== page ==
Other News

Interesting news stories from around the Pacific Northwest.

Author Nicole Hardy told a lot of people she was a 35-year-old virgin. When her essay “Single, Female, Mormon, Alone” was published in 2011 in a New York Times Modern Love column, it sparked a lot of attention.

(Public Domain/NASA)

Soyeon Yi makes her home in Puyallup, Washington. But to get there, she had to leave home — twice. Soyeon is the first, and so far the only astronaut in the Korean space program. On April 8, 2008, she boarded a Russian Soyuz spacecraft, and for about nine days, left her home planet behind. 

Spaceflight was a dream come true for her, but it came with some unexpected consequences. And those pushed her eventually to make another break with home - this time, with her country - and nearly everything she knew.

Dell Yearling Books

For some people, home is not a place of safety and comfort. When writer Anastasia Selby was growing up around the Seattle suburbs and Olympia, home was a dangerous place of neglect and abuse. As a young girl facing some tragic circumstances, Selby often ran away from home.

Selby drew the strength to do that from what might seem like an unlikely place: the novels of acclaimed author, Judy Blume.

Courtesy of Britt Marie Hermes

The first pivotal moment for Britt Marie Hermes came during a bout of psoriasis. She was a teenager at the time, and she went to the doctor to get it taken care of.

“I remember asking him about other options to treat psoriasis. And he was very cold about it. His response was, ‘This is it, kid. You’re going to have psoriasis for the rest of your life, your best treatment is steroids, and that’s that,’” Hermes said.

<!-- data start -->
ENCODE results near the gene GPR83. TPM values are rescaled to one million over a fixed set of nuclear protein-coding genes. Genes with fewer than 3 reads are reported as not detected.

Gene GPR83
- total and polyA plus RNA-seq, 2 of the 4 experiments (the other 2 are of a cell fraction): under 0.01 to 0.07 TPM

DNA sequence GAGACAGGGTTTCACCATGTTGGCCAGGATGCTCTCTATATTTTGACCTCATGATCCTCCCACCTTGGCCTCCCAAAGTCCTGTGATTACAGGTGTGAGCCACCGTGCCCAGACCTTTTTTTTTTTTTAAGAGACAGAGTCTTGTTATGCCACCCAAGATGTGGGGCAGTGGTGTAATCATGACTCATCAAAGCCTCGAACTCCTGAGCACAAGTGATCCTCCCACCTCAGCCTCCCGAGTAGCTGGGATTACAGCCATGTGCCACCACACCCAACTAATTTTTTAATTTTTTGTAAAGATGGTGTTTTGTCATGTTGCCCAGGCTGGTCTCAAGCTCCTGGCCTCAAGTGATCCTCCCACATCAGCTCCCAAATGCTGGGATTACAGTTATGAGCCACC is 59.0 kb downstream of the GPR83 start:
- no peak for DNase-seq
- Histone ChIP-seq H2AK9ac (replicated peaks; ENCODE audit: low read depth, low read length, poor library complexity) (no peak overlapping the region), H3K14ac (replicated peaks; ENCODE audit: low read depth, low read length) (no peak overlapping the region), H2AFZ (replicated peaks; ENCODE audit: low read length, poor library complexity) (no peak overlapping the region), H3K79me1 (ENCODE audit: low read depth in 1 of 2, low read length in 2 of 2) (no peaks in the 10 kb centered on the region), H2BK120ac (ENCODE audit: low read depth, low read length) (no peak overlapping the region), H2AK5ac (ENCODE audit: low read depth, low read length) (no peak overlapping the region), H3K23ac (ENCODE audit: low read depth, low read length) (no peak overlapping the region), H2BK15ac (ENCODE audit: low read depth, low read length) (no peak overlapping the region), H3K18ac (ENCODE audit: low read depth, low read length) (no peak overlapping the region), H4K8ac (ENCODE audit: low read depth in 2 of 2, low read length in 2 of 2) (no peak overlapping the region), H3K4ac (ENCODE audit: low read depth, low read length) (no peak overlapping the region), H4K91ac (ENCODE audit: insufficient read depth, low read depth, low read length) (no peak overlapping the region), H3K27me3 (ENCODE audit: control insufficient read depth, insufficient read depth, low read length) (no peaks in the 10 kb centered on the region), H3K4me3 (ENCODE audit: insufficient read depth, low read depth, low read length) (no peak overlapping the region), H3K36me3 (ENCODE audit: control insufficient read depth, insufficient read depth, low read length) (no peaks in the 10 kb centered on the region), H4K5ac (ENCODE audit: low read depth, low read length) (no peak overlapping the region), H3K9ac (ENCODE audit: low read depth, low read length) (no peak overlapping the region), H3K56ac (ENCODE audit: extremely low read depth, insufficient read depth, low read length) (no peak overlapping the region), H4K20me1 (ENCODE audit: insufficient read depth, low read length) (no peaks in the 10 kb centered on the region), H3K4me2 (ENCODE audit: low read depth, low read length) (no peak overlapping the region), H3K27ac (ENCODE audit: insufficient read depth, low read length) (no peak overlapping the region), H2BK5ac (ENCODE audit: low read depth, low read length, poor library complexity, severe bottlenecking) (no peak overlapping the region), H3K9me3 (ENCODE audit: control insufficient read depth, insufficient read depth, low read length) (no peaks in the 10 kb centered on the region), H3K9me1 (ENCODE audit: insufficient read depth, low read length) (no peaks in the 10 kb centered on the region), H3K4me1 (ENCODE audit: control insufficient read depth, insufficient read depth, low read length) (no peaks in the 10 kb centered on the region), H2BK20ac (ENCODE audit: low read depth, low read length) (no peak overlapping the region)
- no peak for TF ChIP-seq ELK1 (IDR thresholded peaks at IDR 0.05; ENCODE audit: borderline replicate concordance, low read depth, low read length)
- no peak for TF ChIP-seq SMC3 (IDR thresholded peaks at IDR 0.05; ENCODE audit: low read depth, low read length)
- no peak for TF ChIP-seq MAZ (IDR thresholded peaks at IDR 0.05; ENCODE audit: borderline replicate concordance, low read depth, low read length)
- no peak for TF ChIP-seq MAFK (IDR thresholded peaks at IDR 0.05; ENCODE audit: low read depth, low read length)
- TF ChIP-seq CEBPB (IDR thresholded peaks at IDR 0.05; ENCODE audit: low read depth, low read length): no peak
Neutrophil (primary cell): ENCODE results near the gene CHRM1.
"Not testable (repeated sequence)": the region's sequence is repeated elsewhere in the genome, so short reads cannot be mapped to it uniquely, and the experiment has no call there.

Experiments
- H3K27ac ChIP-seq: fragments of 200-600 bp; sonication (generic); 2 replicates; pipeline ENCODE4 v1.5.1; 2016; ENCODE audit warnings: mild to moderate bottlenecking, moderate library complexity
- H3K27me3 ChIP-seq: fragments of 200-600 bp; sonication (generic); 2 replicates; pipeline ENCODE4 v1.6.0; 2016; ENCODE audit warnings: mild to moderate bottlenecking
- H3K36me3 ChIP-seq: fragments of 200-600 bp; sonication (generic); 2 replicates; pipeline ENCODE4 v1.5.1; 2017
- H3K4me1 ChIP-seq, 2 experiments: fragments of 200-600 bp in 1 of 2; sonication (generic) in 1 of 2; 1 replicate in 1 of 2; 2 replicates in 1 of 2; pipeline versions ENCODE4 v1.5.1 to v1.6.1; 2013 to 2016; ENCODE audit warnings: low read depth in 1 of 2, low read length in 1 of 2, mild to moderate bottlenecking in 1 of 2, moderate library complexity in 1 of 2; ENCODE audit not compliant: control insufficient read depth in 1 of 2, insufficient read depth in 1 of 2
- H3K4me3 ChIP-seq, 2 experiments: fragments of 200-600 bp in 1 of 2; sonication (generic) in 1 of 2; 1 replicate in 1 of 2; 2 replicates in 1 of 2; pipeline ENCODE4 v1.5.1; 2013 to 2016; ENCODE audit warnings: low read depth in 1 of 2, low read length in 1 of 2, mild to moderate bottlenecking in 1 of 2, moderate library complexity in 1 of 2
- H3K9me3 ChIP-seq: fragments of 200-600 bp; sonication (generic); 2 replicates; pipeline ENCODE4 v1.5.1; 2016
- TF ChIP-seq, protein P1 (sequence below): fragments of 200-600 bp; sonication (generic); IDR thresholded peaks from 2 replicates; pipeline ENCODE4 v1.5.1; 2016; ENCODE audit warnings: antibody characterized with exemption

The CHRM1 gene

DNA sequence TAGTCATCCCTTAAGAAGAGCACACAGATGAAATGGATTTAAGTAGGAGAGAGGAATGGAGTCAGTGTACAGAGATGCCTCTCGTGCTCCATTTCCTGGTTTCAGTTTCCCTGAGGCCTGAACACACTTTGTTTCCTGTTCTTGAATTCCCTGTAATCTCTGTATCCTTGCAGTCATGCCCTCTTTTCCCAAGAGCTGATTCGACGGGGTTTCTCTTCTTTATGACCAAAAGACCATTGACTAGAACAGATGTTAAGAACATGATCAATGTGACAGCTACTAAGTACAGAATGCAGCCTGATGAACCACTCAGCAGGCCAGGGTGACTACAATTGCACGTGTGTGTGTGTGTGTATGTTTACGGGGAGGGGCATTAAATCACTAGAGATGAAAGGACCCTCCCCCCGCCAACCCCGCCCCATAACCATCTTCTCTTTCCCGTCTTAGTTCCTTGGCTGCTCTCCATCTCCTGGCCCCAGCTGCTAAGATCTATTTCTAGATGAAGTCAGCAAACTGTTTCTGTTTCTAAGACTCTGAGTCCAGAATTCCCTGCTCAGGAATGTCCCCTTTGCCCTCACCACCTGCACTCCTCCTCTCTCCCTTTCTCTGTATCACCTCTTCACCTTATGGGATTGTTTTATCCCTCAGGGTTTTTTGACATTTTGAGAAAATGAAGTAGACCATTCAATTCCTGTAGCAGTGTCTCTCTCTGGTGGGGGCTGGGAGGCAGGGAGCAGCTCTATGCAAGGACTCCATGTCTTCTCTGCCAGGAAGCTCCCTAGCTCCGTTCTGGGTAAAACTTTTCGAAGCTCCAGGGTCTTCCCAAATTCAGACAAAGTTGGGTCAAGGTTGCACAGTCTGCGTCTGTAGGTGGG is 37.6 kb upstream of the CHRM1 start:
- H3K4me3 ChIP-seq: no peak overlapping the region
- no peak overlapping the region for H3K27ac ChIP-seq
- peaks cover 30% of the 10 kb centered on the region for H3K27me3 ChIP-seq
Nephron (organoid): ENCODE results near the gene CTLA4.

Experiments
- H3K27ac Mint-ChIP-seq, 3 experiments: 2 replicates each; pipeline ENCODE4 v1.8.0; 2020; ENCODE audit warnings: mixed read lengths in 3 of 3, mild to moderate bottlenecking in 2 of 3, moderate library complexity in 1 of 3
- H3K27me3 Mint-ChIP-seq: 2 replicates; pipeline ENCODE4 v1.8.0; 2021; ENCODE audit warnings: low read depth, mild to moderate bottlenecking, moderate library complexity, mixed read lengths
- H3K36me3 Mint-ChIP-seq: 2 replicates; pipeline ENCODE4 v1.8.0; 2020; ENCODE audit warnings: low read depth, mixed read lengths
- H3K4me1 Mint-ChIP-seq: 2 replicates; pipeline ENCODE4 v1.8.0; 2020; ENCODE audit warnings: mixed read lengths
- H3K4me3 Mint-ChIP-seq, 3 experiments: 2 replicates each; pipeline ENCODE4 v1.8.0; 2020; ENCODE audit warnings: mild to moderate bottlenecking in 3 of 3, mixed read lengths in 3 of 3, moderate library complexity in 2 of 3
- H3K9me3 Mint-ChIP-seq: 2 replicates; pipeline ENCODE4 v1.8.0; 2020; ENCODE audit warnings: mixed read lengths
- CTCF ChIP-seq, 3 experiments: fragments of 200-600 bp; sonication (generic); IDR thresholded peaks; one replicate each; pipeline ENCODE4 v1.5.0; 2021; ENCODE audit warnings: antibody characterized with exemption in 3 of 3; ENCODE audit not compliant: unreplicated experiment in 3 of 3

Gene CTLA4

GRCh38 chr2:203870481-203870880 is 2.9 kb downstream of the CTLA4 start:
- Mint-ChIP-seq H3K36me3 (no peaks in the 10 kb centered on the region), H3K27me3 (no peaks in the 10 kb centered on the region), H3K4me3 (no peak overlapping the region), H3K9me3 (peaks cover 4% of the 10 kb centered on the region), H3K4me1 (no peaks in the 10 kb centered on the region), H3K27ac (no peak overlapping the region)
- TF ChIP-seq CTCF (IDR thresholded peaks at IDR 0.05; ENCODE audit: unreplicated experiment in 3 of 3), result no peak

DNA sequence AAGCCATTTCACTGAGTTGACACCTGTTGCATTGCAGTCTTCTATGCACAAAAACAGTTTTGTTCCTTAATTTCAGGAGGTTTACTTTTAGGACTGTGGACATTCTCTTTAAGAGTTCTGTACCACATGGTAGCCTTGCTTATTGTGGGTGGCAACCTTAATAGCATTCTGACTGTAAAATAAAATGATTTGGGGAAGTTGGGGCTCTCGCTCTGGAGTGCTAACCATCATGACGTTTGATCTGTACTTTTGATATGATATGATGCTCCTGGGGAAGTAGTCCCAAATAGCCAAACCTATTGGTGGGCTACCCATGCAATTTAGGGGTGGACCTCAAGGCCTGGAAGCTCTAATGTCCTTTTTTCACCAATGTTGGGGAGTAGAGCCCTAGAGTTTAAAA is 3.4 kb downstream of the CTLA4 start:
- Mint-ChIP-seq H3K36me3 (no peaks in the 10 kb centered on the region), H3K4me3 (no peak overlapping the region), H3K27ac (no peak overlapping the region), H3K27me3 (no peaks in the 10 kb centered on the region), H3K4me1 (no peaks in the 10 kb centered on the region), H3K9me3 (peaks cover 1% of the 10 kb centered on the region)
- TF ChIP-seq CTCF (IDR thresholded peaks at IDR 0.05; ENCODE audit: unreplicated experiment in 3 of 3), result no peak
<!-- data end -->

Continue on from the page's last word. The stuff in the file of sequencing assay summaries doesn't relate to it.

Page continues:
Special Collections and University Archives / University of Oregon Libraries

For nearly a century, the U.S. government had a policy of pushing many Native American families to send their children to boarding schools. Away from their homes and traditions, the students were often forced to abandon their cultures and languages, and adopt English and mainstream white customs.

The hit HBO series Game of Thrones, and the book series that it's based on, George R.R. Martin's A Song of Ice and Fire, features a sprawling cast of characters jostling for power. There are so many, in fact, that just who is the protagonist is a source of debate among GoT fans.

It sounds like a joke. A goat walked into a Starbucks ...

But it's true.

It happened a couple of days ago in Rohnert Park, Calif., when a goat whose name is Millie somehow got away from her home and ambled over to the nearby strip mall. Employees dangled a banana in front of the goat in the hope of apprehending her, but she preferred to chew on a cardboard box. Police officers took the ruminant to an animal shelter, where her owner reportedly reclaimed her.

"uncle sam wants your privacy" by jeffschuler is licensed under CC BY 2.0 bit.ly/1YjnaO9

This week Sound Effect listens in on stories of eavesdropping.